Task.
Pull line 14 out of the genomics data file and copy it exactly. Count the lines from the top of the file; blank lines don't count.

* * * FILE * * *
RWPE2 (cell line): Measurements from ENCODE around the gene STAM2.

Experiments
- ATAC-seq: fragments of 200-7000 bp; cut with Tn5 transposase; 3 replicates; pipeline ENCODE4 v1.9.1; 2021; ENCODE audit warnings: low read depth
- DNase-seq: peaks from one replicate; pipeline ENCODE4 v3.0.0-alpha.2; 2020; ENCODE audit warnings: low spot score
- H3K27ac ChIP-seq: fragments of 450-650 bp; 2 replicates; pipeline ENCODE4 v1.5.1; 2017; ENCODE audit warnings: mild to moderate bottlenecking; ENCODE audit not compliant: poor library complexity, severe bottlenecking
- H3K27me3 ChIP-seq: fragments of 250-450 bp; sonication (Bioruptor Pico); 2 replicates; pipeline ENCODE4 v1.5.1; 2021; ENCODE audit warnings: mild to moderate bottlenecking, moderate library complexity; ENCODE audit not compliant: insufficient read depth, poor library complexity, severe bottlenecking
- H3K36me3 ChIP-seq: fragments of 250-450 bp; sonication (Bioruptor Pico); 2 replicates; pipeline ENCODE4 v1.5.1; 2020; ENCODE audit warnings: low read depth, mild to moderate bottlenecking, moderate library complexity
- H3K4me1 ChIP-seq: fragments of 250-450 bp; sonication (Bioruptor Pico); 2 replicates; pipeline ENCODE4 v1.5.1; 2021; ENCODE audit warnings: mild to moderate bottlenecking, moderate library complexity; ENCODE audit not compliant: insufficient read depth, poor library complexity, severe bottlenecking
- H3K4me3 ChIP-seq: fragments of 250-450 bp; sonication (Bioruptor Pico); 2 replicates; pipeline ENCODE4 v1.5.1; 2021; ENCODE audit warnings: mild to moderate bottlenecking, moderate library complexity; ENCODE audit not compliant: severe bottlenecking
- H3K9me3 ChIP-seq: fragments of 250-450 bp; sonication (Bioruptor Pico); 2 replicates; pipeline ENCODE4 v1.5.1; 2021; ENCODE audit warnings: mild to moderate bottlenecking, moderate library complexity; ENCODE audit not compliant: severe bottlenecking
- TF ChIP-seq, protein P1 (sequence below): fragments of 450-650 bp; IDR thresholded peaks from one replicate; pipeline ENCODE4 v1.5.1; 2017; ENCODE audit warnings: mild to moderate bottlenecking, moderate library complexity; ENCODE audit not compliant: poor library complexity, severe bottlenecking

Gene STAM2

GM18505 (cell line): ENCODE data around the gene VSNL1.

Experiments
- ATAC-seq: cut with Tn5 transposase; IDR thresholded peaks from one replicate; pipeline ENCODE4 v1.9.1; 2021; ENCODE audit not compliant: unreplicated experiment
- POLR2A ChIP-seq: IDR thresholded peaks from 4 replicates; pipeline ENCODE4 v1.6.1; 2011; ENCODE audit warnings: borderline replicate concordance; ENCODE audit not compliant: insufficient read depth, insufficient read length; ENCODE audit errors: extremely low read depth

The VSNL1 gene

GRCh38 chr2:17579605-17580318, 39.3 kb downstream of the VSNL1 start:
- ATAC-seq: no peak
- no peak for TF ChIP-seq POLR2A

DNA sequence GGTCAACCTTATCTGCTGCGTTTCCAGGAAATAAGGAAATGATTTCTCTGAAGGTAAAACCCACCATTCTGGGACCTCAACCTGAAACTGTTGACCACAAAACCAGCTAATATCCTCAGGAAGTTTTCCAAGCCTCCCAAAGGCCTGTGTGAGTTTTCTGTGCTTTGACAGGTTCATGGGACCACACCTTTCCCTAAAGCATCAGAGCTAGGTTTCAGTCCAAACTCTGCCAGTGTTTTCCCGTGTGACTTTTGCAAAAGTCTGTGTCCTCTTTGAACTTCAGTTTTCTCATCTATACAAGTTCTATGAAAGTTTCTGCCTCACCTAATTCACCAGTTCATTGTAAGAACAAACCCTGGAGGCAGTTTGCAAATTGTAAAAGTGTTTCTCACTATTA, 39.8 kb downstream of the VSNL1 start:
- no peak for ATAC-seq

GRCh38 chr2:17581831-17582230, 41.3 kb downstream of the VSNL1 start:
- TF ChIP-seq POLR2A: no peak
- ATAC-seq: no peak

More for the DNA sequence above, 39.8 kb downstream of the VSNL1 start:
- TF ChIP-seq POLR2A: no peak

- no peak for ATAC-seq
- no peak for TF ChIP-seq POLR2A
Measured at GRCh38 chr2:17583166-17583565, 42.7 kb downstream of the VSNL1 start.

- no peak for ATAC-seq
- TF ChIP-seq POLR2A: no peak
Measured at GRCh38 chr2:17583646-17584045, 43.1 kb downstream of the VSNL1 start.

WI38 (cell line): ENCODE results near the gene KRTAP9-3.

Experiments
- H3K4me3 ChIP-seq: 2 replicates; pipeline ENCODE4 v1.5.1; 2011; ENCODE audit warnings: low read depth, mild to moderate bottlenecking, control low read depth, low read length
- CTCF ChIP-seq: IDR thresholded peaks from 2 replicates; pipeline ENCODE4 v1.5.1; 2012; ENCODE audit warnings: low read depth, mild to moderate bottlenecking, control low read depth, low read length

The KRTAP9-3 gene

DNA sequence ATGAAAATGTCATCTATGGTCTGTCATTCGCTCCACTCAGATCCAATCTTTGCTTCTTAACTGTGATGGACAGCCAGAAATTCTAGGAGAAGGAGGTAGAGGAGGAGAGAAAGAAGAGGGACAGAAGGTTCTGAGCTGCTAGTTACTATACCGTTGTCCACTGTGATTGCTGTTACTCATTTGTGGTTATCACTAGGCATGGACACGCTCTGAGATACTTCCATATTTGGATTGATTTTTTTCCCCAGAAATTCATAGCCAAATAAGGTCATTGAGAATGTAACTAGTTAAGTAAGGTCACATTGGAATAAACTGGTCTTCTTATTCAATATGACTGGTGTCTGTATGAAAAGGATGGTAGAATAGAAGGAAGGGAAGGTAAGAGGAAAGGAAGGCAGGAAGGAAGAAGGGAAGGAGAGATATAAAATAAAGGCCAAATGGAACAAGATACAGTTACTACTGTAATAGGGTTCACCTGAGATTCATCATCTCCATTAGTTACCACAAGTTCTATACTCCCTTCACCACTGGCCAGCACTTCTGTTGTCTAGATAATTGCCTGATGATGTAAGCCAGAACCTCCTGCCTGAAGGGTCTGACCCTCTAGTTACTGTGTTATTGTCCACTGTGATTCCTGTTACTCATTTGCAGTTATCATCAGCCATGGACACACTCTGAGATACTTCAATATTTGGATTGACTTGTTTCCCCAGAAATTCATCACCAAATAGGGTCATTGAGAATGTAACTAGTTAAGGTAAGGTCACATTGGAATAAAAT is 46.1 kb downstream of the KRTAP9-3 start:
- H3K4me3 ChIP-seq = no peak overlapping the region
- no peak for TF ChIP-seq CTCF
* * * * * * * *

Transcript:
Experiments